Making video easier to search and findApril 19th, 2005 in Technology /
Imagine a computer system that can automatically search through videos of football matches and pull out all the shots on goal or all the fouls.
Creating the elements that make such a system possible is a key result from the IST BUSMAN project. The current generation of computer systems is excellent at searching for and manipulating text: as the spectacular success of Google has shown. However, computers are now routinely used to store and process more than just text - videos of football matches for example. Handling multimedia content such as video footage is far harder than text where particular words and phrases can be searched for.
The fast growth of such ‘unstructured’ digital content and the lack of efficient tools to handle it motivated several European research institutions and key industrial players in the multimedia field, including Motorola and BTexact Technologies, to set up the BUSMAN project. Coordinated by Professor Ebroul Izquierdo of the EE Multimedia and Vision Lab, at Queen Mary University of London, it finished in December 2004. In its final review the project was rated as among the very best research and development projects funded by the European Union's Fifth Framework programme.
The BUSMAN partners created a content management system and series of tools, all based on the MPEG 7 standard, to enable search, retrieval and delivery of video content from both PCs and mobile devices. In all 28 important results were achieved from the project in crucial areas of advanced media processing.
Driven by user needs
Simon Waddington of Motorola Labs in the UK emphasises the lengths to which the project partners went to ensure that they started from user needs. “We started at the very beginning by talking to end-users to find out what they really wanted. The two applications we eventually chose to demonstrate the technology were football and tourism. So we talked to football fans and asked them what they remembered about specific matches. Then we talked to the content providers and tried to understand their work flow for processing content, and the tools they’d need.”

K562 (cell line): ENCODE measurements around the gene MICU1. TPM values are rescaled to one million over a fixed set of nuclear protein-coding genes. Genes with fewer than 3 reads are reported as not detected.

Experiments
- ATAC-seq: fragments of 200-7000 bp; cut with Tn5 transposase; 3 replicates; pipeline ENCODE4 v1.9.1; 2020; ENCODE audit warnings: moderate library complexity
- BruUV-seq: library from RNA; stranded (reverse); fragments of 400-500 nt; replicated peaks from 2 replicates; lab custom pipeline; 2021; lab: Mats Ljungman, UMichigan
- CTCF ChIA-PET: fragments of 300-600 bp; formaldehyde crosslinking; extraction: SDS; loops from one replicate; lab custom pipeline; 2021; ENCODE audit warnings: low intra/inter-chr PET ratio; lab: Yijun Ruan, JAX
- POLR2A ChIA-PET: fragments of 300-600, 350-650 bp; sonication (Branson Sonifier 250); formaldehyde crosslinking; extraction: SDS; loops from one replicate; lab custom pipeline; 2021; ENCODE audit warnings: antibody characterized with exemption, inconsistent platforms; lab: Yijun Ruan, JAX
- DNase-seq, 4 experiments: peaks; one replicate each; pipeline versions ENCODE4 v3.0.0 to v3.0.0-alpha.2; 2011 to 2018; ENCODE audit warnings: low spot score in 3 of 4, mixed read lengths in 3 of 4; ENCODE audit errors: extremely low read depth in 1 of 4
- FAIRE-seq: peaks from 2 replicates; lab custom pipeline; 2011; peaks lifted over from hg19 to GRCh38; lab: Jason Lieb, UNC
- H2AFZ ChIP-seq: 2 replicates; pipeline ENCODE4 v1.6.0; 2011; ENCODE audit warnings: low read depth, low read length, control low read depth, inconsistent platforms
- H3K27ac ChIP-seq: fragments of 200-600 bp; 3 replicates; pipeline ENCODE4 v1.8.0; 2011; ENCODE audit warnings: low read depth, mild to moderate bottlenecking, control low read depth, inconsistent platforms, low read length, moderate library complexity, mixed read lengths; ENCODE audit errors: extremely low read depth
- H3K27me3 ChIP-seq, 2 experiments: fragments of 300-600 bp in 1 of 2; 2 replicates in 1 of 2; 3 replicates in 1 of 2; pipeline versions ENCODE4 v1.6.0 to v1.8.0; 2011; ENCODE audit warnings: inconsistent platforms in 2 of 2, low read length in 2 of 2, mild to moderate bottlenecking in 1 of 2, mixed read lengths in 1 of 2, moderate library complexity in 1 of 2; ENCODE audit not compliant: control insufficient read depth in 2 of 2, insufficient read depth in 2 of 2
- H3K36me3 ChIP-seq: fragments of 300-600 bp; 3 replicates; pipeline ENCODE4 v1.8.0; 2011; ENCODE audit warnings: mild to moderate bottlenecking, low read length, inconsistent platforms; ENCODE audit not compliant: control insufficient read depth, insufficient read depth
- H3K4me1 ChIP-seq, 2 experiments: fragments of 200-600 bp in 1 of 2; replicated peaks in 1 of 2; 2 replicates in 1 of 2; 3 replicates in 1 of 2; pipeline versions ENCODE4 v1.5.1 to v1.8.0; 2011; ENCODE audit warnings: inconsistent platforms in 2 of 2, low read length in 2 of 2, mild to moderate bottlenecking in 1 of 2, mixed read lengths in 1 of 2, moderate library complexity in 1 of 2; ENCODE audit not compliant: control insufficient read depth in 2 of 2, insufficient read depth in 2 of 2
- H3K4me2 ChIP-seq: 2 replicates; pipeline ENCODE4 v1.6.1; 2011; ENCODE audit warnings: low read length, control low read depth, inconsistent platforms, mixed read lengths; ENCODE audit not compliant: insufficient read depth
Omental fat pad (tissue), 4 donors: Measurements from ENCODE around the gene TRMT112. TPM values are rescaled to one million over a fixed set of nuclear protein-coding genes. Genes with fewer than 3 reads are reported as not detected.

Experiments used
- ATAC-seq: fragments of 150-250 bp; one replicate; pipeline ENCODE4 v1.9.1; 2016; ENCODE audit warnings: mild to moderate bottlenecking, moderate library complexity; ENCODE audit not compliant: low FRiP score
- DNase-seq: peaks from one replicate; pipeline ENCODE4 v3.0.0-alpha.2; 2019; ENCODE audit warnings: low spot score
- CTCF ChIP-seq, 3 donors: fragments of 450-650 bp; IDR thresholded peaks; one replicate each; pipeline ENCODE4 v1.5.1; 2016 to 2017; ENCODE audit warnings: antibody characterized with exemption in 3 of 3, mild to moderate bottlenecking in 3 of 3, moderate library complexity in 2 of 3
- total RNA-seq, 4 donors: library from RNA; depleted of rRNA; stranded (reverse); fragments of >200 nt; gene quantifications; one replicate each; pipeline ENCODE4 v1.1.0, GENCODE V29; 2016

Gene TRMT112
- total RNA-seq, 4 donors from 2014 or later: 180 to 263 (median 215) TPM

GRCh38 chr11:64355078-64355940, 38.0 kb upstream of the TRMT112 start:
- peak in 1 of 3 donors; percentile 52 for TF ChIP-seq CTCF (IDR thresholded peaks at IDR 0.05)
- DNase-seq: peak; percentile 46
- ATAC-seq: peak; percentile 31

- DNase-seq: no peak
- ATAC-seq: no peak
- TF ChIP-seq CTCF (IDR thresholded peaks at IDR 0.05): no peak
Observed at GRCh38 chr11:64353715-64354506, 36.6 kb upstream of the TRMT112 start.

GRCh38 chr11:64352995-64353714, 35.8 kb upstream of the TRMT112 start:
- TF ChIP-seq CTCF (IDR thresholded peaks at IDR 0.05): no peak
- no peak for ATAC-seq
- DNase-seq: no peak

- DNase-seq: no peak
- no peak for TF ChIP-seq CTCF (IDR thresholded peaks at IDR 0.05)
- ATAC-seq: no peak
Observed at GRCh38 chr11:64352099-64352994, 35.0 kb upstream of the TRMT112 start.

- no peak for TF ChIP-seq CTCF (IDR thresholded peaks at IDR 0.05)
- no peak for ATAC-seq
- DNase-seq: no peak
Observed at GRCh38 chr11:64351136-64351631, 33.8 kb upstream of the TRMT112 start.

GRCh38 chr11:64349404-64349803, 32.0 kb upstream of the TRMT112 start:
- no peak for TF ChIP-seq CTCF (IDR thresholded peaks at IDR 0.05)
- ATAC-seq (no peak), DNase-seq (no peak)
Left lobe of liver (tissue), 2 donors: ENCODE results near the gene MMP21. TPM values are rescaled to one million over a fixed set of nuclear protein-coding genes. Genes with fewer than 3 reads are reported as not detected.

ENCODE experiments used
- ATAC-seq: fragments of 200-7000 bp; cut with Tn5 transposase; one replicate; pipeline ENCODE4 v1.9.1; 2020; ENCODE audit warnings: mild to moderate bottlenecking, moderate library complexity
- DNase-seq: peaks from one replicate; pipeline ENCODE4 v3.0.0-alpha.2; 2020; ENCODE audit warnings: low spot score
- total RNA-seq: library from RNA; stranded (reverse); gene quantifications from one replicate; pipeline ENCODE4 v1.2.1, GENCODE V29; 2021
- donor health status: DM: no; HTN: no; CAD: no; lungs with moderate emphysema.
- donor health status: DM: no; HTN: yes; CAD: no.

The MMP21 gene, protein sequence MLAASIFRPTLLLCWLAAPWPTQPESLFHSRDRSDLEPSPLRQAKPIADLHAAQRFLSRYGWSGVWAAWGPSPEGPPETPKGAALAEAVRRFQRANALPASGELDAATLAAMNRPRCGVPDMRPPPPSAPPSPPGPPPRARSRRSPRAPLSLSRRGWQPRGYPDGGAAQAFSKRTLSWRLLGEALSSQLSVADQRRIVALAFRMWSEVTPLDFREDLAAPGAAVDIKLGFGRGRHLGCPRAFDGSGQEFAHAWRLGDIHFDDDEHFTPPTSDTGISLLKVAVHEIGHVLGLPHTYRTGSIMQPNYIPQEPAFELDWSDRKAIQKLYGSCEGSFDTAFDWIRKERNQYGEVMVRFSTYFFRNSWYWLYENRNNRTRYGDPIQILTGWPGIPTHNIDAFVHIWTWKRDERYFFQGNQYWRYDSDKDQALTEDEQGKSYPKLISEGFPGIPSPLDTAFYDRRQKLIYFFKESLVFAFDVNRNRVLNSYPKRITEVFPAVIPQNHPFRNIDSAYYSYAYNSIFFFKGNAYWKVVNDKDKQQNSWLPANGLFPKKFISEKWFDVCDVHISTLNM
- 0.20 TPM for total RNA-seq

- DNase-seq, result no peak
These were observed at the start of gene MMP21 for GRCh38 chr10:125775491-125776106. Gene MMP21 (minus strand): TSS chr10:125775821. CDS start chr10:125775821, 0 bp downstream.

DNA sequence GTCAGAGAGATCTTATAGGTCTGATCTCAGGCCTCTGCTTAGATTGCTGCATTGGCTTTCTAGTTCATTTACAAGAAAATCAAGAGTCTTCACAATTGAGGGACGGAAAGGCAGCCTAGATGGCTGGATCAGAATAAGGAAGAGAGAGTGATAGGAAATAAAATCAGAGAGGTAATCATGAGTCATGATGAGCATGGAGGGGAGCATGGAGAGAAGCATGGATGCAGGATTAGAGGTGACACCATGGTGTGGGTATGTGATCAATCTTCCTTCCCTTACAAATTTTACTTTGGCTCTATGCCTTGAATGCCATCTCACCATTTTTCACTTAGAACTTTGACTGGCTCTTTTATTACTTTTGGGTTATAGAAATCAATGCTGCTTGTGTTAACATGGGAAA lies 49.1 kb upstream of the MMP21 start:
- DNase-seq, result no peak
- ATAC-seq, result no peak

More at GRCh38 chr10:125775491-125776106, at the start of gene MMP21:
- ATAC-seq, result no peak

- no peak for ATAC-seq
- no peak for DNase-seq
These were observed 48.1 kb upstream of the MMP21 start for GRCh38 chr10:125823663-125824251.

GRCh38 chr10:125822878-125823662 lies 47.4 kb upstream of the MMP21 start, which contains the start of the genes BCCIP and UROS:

Rather than attempt to service the major broadcasting organisations, “BUSMAN is ideally suited for smaller content providers, who have limited resources for managing and annotating their content,” he says. “BUSMAN also allows the ordinary user equipped with a standard PC or mobile phone easy access to video content.”
Potential applications for the technology are multifold, he believes. The content can be sports matches, music videos, city guides, history simulations for architectural sites or even instruction videos on how to repair a piece of equipment. Whichever the application, BUSMAN’s ability to manage the content of large collections of videos and pick out specific video segments, makes it ideal for the purpose.
Variety of annotation and search methods
What is unique about the system, claims Waddington, is the variety of categorisation and search methods that can be used to label and find video content. “The content can be labelled and searched semantically using keywords or free text. But the user can also perform query-by-example, by providing a query image and searching for similar images in the database,” he says. The researchers developed a method called ‘relevance feedback’, which allows the user to provide feedback on the relevance of the retrieved images to their original search.
“Given a ninety-minute football match,” he says, “we developed a tool that could annotate the most interesting shots in the video. What you find is that, when a goal is scored, it is accompanied by rapid changes in camera shots and a rise in background noise from the spectators. Our tool can use this information to select highlights from the video, which saves the annotator much time and effort. It can even predict what is actually happening in a particular football sequence such as a foul.”